In 1944 there was a first-class bosun in USS Eagle 19 who was Asiatic. By that I mean he had duty in China before World War II. He was unmarried, boozy, and tattooed like the sailors described by Richard McKenna in The Sand Pebbles.
The bosun was promoted to chief petty officer. Of course the transition from bell-bottom trousers to a double-breasted suit required an immediate Asiatic-style celebration ashore. In his not yet one-day-old chief’s uniform, the bosun was carried back by his loving shipmates who removed the six toilet seats that spanned the trough that was typical of the heads in World War I vintage ships. They tenderly laid out the already embalmed bosun as if they were undertakers and the trough was a coffin.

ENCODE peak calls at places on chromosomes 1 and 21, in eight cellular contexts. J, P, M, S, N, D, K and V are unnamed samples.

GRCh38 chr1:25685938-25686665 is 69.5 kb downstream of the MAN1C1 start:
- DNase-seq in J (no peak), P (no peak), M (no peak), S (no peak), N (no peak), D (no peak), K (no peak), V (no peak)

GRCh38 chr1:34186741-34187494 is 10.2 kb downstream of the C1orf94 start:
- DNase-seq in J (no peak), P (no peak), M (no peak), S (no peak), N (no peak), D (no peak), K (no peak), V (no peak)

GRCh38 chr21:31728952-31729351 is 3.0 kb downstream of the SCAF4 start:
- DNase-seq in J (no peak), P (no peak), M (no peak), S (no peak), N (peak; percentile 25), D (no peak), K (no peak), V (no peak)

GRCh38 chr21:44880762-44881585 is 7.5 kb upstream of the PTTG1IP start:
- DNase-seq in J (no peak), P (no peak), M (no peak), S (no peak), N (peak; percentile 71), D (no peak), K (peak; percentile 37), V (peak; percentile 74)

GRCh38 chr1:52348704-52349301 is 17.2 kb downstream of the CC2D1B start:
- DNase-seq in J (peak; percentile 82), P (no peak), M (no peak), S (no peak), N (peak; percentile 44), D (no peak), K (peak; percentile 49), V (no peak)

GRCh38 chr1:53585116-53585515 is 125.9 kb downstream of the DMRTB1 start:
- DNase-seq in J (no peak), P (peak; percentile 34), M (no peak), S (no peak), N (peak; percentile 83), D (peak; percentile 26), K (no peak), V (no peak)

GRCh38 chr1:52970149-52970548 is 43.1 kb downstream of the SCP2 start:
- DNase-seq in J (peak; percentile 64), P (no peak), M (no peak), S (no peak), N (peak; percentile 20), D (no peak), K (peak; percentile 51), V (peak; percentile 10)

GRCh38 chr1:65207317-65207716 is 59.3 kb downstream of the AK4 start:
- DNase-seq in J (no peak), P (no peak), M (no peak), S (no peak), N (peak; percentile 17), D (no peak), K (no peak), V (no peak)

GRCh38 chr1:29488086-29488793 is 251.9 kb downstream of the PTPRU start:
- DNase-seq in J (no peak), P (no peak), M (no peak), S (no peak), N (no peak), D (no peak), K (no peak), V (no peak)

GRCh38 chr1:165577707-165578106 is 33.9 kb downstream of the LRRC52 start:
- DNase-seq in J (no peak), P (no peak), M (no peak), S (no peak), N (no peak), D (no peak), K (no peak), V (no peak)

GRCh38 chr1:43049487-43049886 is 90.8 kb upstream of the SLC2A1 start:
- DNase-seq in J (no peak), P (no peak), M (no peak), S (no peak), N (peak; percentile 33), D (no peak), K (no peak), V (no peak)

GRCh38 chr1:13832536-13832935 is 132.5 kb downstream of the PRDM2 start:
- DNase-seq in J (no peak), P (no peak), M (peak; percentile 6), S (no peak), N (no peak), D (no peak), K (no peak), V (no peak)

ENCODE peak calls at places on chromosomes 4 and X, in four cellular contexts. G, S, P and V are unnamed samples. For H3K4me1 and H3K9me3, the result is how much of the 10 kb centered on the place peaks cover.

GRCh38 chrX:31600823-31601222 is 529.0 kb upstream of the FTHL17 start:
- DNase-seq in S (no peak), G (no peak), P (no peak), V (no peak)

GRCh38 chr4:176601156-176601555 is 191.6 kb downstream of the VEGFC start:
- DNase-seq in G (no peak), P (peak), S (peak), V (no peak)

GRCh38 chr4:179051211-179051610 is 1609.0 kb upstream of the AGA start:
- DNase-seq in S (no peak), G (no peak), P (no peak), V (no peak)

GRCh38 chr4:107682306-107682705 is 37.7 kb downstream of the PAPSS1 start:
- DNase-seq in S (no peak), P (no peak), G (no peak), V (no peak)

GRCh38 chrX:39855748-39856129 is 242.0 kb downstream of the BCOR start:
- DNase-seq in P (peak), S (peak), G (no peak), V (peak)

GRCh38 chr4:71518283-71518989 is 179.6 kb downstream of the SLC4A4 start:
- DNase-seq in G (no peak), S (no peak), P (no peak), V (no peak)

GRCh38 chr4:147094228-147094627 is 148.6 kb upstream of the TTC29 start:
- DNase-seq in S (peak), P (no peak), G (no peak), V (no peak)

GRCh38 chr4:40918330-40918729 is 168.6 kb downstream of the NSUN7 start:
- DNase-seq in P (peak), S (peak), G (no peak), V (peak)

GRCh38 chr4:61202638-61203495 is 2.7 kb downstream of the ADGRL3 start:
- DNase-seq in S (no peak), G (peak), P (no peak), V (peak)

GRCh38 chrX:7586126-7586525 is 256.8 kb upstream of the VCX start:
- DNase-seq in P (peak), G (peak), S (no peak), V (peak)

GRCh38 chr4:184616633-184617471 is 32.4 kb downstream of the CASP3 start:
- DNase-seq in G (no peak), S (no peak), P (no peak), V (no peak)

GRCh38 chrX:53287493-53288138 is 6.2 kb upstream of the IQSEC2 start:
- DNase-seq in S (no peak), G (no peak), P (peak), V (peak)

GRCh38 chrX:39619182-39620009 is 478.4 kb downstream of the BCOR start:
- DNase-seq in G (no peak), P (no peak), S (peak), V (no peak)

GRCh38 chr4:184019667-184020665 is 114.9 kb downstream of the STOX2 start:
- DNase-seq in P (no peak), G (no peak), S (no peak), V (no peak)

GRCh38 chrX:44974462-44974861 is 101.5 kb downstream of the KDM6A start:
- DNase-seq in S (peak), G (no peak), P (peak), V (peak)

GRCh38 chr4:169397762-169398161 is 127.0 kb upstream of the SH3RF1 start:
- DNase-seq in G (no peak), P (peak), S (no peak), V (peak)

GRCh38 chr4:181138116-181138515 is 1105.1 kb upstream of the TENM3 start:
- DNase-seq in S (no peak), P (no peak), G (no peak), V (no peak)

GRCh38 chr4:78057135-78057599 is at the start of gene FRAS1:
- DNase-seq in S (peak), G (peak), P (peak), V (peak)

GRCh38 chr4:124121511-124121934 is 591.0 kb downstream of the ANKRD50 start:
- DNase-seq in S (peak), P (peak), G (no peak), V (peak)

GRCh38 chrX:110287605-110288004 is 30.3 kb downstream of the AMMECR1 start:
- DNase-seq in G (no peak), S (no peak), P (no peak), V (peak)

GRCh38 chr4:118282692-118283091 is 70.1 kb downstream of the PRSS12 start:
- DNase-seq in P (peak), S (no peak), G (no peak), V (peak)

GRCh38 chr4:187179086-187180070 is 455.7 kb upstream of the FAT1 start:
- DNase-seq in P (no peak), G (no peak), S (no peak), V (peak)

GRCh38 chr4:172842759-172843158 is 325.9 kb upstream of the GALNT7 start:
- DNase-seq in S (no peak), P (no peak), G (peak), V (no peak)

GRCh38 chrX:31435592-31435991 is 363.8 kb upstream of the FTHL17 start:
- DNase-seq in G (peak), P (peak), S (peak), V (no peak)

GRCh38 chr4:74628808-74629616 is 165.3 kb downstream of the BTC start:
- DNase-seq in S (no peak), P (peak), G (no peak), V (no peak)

One shipmate officiated and prayers of a sort were incoherently uttered with the equally fervent wish that their buddy was at last being ordered to, “that big distillery in the sky.”
The ceremony lacked only flowers and candles. In the trough is where the bosun spent what was left of the night with the flush water running around him full length.
When the skipper learned of the wake he busted the bosun’s remains back to first class.
Six months later when the bosun was again eligible he was once more promoted to chief petty officer. The entire episode was repeated just as if the same script was used.
Copyright © 2005 (text only) by Louis D. Chirillo